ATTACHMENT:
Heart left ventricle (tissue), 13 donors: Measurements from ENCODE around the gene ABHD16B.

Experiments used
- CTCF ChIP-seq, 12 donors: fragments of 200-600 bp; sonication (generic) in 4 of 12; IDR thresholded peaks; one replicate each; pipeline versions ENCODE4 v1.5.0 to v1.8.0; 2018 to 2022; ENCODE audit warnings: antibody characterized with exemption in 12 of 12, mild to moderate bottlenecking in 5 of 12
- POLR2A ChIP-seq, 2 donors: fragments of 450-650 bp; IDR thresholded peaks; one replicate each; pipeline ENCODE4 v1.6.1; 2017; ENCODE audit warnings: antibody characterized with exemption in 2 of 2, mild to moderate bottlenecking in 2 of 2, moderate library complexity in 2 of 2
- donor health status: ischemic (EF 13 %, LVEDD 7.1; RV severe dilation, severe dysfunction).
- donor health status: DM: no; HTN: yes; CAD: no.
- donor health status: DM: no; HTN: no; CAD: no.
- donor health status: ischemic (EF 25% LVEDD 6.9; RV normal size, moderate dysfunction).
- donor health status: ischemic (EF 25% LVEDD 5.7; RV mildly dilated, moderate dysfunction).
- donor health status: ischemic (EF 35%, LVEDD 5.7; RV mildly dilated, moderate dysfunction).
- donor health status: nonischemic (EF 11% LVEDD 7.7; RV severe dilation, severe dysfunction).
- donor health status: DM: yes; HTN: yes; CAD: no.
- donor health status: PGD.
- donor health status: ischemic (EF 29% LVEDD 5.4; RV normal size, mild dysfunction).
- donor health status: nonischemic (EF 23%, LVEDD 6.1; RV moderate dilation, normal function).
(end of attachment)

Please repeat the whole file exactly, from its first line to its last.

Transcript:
Heart left ventricle (tissue), 13 donors: Measurements from ENCODE around the gene ABHD16B.

Experiments used
- CTCF ChIP-seq, 12 donors: fragments of 200-600 bp; sonication (generic) in 4 of 12; IDR thresholded peaks; one replicate each; pipeline versions ENCODE4 v1.5.0 to v1.8.0; 2018 to 2022; ENCODE audit warnings: antibody characterized with exemption in 12 of 12, mild to moderate bottlenecking in 5 of 12
- POLR2A ChIP-seq, 2 donors: fragments of 450-650 bp; IDR thresholded peaks; one replicate each; pipeline ENCODE4 v1.6.1; 2017; ENCODE audit warnings: antibody characterized with exemption in 2 of 2, mild to moderate bottlenecking in 2 of 2, moderate library complexity in 2 of 2
- donor health status: ischemic (EF 13 %, LVEDD 7.1; RV severe dilation, severe dysfunction).
- donor health status: DM: no; HTN: yes; CAD: no.
- donor health status: DM: no; HTN: no; CAD: no.
- donor health status: ischemic (EF 25% LVEDD 6.9; RV normal size, moderate dysfunction).
- donor health status: ischemic (EF 25% LVEDD 5.7; RV mildly dilated, moderate dysfunction).
- donor health status: ischemic (EF 35%, LVEDD 5.7; RV mildly dilated, moderate dysfunction).
- donor health status: nonischemic (EF 11% LVEDD 7.7; RV severe dilation, severe dysfunction).
- donor health status: DM: yes; HTN: yes; CAD: no.
- donor health status: PGD.
- donor health status: ischemic (EF 29% LVEDD 5.4; RV normal size, mild dysfunction).
- donor health status: nonischemic (EF 23%, LVEDD 6.1; RV moderate dilation, normal function).